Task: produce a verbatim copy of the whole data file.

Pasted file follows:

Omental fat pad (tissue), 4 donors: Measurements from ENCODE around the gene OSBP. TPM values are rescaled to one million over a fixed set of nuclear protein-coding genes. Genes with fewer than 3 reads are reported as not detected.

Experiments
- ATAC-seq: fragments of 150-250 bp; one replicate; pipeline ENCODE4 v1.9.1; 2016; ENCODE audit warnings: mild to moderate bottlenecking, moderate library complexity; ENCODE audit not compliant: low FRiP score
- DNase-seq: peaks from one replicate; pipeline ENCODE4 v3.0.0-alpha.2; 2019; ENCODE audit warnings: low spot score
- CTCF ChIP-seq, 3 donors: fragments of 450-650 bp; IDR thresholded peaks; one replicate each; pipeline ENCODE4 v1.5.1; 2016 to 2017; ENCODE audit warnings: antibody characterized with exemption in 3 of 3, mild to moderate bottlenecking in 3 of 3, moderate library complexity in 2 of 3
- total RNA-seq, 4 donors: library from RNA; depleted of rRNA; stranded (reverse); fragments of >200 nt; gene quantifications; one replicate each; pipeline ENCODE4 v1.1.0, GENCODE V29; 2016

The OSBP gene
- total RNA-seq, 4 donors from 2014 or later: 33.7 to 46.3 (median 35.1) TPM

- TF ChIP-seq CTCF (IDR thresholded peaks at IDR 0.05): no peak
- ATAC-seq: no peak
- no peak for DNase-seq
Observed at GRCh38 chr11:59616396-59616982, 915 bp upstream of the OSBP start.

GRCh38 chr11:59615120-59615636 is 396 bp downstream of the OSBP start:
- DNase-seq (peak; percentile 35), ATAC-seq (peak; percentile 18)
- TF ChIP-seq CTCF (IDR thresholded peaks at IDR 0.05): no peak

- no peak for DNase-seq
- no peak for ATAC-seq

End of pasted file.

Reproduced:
Omental fat pad (tissue), 4 donors: Measurements from ENCODE around the gene OSBP. TPM values are rescaled to one million over a fixed set of nuclear protein-coding genes. Genes with fewer than 3 reads are reported as not detected.

Experiments
- ATAC-seq: fragments of 150-250 bp; one replicate; pipeline ENCODE4 v1.9.1; 2016; ENCODE audit warnings: mild to moderate bottlenecking, moderate library complexity; ENCODE audit not compliant: low FRiP score
- DNase-seq: peaks from one replicate; pipeline ENCODE4 v3.0.0-alpha.2; 2019; ENCODE audit warnings: low spot score
- CTCF ChIP-seq, 3 donors: fragments of 450-650 bp; IDR thresholded peaks; one replicate each; pipeline ENCODE4 v1.5.1; 2016 to 2017; ENCODE audit warnings: antibody characterized with exemption in 3 of 3, mild to moderate bottlenecking in 3 of 3, moderate library complexity in 2 of 3
- total RNA-seq, 4 donors: library from RNA; depleted of rRNA; stranded (reverse); fragments of >200 nt; gene quantifications; one replicate each; pipeline ENCODE4 v1.1.0, GENCODE V29; 2016

The OSBP gene
- total RNA-seq, 4 donors from 2014 or later: 33.7 to 46.3 (median 35.1) TPM

- TF ChIP-seq CTCF (IDR thresholded peaks at IDR 0.05): no peak
- ATAC-seq: no peak
- no peak for DNase-seq
Observed at GRCh38 chr11:59616396-59616982, 915 bp upstream of the OSBP start.

GRCh38 chr11:59615120-59615636 is 396 bp downstream of the OSBP start:
- DNase-seq (peak; percentile 35), ATAC-seq (peak; percentile 18)
- TF ChIP-seq CTCF (IDR thresholded peaks at IDR 0.05): no peak

- no peak for DNase-seq
- no peak for ATAC-seq